There is no such thing as perfection. If BlaBlaCar were to have waited for the perfect product to be created before launching online, it wouldn’t be where it is today. In the same way that a ship should be placed in water during production to see if it floats. If it sinks, you’ll quickly find the hole and fix it. If it floats, your focus will shift to making it even better. That’s the premise behind BlaBlaCar’s core value “Done is better than perfect” which works in tandem with “Never Assume, Always Check”. These two values ensure that whichever element or feature is released has a significant chance of developing into a success story.
Looking back to the early days, the first version of BlaBlaCar’s platform could only handle up to 100,000 members. Any more volume, and it would explode. But that didn’t stop Fred from putting it online to test whether it worked. When Francis joined BlaBlaCar full-time in 2008, he took what Fred, Damien and Nico D had developed and shaped the architecture to withstand a further 5 million members. A few years later as BlaBlaCar expanded internationally, Francis lead the charge in transforming the platform to sustain future growth. Today, the platform currently holds 35 million members and Francis, together with the rest of team, continue to evolve it every day.
When BlaBlaCar first launched in Spain in 2009, the country manager Vincent Rosso, a former colleague of Fred, and his team had wanted to add many features to ensure people would like the service the first time they used it. They soon realized that it would be more efficient to release the product as it is and just focus on listening to its members instead. A much faster way to converge a product, they could trust that if something didn’t work, people will shout and let their thoughts be known. In a world where speed of innovation is a key factor of success, a startup can’t afford to have a static product.
Finding the Signal
Building the right product is a state of mind. It’s about achieving something ambitious, yet realistic. To this day, one of the most difficult parts of product conception inside BlaBlaCar is separating the signal from the noise. There are thousands of features that people want developed but there are only a dozen that they would really use and which would truly improve their experience. Finding those specific features is hard but in the long run is much more efficient than developing all the nice-to-have features. It’s much more powerful to ask 50 people the 1 or 2 features that need to be added, rather than asking a few people for the 50 features they’d like to see implemented.
From Fred cold-calling members and gathering their feedback in the early days to today’s 130 people strong Member Relations Team who collate feedback and the Product team who organize regular user testing and focus groups, BlaBlaCar remains constantly engaged with their members. After all, the Member is always the Boss! When a fair proportion of the members mention the necessity of a feature, that’s when the team weighs the importance and start to understand the real value behind it. When BlaBlaCar launched in India, the team realized that members were whatsapping images of their ID to each other before their journey to ensure they were who they said they were. Upon hearing this repeatedly in feedback sessions, BlaBlaCar introduced the Government ID verification feature. Members can now verify their passport securely and confidentially on the platform and as a result “Govt. ID verified” is displayed on their profile. This feature optimizes a member’s reliability level and adds an extra layer of trust and safety.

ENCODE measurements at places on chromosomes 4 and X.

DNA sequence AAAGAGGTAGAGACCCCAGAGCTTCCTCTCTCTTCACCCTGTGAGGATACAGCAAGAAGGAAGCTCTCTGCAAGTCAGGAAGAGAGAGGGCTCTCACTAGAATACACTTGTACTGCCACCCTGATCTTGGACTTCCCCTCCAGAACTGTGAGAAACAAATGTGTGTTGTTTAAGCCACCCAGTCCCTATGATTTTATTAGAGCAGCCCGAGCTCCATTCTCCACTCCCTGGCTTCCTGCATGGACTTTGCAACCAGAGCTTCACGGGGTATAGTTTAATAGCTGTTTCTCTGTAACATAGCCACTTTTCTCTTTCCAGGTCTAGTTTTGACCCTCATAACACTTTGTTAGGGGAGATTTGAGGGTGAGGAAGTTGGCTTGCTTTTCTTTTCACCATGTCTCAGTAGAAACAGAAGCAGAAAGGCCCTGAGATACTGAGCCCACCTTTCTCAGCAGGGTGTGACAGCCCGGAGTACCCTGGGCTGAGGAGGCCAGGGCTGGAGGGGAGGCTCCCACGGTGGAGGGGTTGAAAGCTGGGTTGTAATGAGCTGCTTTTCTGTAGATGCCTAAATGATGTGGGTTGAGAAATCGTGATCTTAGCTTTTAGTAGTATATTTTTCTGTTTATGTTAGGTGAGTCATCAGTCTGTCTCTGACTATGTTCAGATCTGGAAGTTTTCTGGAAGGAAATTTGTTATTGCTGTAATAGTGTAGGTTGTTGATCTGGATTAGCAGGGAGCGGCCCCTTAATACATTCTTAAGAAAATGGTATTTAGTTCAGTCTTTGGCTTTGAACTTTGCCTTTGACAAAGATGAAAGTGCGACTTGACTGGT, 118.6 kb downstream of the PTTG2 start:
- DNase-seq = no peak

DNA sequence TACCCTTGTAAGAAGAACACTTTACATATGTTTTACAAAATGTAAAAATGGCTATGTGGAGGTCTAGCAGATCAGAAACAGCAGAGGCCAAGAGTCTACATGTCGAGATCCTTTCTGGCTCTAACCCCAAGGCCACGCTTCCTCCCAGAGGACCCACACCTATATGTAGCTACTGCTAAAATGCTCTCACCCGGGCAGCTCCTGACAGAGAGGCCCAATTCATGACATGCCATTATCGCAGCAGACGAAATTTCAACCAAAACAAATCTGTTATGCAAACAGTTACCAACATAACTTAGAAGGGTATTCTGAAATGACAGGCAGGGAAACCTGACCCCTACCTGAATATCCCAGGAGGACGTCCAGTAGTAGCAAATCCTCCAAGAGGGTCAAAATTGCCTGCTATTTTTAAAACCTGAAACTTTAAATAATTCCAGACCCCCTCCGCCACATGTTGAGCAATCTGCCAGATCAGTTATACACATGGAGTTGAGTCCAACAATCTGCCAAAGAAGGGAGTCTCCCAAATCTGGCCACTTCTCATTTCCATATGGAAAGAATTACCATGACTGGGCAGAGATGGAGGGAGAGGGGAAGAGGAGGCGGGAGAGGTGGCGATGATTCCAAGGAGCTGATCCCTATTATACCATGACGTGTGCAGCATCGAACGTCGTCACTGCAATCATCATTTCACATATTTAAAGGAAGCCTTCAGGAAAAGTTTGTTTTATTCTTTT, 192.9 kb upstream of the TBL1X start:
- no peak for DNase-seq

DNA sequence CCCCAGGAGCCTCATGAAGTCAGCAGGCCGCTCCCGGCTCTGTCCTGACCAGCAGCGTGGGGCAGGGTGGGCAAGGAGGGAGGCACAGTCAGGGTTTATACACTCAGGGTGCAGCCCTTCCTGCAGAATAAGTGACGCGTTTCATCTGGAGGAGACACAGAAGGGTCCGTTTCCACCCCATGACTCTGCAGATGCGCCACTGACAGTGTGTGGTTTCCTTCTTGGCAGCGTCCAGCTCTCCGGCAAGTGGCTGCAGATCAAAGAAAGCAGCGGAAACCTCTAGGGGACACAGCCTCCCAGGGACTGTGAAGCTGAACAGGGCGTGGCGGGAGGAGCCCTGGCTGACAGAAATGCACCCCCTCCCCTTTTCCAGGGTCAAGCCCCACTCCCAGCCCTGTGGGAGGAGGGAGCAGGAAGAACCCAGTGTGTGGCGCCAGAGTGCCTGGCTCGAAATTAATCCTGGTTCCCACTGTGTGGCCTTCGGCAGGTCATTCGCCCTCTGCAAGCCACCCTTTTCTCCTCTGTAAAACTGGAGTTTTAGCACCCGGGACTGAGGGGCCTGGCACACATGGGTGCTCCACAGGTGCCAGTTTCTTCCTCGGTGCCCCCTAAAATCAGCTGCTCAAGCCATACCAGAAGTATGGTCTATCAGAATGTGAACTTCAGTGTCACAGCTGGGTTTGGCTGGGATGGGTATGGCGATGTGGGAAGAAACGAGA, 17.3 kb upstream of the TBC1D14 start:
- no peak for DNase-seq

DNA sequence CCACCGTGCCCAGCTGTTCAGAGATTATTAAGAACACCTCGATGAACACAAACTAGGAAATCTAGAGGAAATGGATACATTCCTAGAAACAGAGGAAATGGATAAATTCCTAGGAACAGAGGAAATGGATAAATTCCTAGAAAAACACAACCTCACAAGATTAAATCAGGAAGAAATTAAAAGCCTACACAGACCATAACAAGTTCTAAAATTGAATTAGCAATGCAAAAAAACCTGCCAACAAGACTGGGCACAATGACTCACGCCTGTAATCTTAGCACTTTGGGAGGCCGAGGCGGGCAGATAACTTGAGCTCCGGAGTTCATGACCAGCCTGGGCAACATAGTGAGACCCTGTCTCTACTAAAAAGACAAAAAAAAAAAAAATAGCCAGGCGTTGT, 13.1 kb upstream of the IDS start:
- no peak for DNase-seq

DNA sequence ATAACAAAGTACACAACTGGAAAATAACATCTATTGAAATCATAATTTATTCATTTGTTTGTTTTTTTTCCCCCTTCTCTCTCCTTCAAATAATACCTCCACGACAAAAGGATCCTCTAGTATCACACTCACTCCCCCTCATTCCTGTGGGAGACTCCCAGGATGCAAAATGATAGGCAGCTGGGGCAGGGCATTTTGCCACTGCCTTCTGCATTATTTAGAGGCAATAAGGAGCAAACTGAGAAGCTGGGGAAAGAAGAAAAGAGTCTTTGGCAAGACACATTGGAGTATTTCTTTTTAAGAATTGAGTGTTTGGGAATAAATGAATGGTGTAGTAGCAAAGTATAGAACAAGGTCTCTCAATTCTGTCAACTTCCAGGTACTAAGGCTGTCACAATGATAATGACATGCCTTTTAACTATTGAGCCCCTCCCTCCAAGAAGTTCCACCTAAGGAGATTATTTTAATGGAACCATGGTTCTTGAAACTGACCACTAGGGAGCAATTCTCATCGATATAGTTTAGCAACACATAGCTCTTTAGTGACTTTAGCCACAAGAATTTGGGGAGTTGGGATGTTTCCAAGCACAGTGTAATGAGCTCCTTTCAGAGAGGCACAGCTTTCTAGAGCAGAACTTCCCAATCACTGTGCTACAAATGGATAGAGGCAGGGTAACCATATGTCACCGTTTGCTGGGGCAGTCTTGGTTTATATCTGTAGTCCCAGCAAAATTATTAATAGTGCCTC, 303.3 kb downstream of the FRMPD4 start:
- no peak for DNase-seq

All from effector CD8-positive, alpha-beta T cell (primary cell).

Release and listen!
Once the signal is separated from the noise, the team sets out to build a Minimum Viable Product (MVP) which encompasses the basic framework. Put simply, if someone wants to build a car, one shouldn’t start by building the engine first as an engine alone won’t make a car. Instead an MVP could be a skateboard, which encompasses the basic characteristics of a car: four wheels and the ability to move an individual from A to B. These basic features and framework are critical to test before any further innovation takes place. Once the prototype is delivered, the team select a specific axis to test the feature on before all feedback from members is collected and analyzed. If members are happy with the new feature and tend to use it, then a more comprehensive and robust implementation of the feature takes place and is gradually rolled out to the rest of the members across the globe.
When the roll-out of online booking took place in France in 2011, it called for a big shift in BlaBlaCar’s members’ behaviour. Passengers had been used to paying cash in hand to the driver after a journey and now had to adjust to online payment. After several months of development, the first version of the product was delivered and the team decided to implement it on one particular route, for the simple reason that if something went wrong, it would affect just a few people in a limited area. The team actively listened to members who were trying the product real-time and speedy iterations were needed to reduce the accompanying frustrations that some members were experiencing. One recurrent complaint was that drivers didn’t appreciate the automatic approval upon receiving a booking. Instead they wanted the opportunity to validate their requests manually. In the first month alone, the team reiterated the product over 20 times.